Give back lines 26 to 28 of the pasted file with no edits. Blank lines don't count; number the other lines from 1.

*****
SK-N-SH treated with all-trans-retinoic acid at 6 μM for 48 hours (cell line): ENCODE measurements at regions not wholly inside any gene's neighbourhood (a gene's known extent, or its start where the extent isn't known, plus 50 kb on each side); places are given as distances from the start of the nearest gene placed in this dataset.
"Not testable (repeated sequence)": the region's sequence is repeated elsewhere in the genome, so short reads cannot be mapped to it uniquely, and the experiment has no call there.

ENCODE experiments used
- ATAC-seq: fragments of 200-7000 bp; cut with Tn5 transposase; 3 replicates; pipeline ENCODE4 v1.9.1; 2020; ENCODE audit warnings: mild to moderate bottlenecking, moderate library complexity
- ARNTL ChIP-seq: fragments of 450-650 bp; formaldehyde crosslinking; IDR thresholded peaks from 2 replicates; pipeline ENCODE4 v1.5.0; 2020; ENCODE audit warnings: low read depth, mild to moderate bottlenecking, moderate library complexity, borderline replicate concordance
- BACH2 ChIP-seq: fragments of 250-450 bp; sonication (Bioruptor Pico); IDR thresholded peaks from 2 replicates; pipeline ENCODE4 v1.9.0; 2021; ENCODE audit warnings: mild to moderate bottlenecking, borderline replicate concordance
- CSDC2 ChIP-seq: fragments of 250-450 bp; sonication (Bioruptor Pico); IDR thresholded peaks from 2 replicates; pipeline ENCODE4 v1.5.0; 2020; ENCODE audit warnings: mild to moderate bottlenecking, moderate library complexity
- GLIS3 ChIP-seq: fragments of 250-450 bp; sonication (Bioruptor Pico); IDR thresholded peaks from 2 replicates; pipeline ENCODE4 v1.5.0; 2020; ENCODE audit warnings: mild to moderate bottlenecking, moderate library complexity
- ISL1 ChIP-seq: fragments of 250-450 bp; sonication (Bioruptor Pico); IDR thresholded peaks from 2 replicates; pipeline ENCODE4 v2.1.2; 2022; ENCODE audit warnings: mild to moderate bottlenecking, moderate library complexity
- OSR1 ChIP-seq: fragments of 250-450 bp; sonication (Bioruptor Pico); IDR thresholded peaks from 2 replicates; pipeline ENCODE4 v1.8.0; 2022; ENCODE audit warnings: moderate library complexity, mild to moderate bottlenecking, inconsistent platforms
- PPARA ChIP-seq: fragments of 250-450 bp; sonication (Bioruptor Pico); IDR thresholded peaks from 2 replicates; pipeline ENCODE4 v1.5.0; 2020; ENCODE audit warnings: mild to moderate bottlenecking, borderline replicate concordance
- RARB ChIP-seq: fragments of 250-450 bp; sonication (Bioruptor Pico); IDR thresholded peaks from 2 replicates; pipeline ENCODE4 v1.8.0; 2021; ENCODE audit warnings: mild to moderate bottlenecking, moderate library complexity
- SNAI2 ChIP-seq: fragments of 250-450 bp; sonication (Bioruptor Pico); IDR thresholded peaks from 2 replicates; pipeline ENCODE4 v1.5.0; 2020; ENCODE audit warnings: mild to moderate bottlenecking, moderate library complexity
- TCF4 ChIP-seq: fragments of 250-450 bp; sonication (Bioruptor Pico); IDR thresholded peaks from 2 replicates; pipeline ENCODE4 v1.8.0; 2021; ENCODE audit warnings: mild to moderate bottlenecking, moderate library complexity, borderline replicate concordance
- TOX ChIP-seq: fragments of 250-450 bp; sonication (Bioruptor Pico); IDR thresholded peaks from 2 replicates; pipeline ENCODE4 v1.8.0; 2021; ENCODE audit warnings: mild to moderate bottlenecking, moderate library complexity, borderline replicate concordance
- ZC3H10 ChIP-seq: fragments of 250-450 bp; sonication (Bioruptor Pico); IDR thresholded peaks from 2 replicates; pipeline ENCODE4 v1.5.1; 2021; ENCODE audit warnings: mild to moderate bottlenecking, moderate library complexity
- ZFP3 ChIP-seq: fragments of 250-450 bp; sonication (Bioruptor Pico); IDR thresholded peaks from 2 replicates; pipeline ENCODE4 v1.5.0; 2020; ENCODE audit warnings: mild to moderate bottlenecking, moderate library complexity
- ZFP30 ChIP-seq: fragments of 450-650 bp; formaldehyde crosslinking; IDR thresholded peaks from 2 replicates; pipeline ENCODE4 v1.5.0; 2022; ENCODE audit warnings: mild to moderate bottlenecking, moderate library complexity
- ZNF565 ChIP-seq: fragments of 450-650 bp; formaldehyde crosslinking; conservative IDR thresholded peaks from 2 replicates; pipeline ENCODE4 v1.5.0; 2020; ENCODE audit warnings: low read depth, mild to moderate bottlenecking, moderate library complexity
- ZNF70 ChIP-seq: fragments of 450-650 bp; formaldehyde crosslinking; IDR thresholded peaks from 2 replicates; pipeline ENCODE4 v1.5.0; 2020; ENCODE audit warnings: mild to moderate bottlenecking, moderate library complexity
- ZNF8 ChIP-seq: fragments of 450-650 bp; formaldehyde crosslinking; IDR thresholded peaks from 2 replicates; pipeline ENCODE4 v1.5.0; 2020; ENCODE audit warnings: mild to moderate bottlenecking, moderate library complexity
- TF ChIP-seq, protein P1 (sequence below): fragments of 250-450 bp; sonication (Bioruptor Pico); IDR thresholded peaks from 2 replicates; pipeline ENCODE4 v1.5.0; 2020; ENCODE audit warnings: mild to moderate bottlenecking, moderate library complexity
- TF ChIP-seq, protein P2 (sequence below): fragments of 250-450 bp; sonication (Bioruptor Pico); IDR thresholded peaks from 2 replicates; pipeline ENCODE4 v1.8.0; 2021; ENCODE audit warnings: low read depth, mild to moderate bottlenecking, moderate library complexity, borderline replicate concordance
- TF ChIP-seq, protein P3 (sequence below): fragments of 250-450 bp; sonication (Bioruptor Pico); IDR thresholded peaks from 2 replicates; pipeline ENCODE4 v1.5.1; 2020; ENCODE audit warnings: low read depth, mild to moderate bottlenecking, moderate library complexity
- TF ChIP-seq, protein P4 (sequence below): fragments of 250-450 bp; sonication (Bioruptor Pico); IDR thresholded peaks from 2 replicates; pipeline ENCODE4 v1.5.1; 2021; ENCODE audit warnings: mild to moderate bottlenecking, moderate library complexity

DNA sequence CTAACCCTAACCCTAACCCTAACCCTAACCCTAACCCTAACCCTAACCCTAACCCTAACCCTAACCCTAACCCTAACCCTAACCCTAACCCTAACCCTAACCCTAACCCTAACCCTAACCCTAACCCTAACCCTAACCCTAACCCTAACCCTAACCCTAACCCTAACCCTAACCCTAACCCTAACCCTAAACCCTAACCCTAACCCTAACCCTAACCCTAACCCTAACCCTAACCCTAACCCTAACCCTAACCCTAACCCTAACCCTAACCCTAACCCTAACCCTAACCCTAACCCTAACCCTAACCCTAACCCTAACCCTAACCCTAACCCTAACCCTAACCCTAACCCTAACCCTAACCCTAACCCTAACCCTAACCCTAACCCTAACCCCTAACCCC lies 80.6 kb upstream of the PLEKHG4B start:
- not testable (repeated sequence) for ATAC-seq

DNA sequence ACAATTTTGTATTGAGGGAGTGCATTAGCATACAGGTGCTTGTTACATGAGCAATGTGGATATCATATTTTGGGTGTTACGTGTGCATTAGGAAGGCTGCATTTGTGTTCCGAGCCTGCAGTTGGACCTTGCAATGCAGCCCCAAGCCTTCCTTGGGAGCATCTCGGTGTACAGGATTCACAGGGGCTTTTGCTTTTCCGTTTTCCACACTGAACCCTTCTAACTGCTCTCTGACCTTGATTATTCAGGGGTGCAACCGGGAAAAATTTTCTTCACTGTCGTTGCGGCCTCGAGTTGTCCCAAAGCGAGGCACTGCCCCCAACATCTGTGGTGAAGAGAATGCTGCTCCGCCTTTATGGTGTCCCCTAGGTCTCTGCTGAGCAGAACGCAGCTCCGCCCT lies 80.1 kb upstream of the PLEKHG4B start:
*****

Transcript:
DNA sequence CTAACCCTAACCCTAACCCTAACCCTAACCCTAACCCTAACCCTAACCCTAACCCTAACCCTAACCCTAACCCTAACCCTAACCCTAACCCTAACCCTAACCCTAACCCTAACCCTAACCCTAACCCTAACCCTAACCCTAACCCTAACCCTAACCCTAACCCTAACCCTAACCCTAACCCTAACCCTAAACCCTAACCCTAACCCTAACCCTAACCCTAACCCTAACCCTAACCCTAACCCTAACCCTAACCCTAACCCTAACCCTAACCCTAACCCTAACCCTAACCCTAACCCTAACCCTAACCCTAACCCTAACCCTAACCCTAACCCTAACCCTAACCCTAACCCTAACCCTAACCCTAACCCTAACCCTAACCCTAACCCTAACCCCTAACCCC lies 80.6 kb upstream of the PLEKHG4B start:
- not testable (repeated sequence) for ATAC-seq

DNA sequence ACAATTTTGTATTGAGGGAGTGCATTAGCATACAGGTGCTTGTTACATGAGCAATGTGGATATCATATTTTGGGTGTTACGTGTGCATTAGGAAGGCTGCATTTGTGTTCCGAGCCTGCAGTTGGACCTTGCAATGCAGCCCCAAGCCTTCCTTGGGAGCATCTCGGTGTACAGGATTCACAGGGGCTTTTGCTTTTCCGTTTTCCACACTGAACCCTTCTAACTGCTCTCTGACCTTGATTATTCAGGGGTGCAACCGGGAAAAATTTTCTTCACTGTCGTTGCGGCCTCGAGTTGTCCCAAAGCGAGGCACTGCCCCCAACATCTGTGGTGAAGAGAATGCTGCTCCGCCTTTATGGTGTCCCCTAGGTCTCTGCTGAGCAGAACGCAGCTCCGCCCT lies 80.1 kb upstream of the PLEKHG4B start: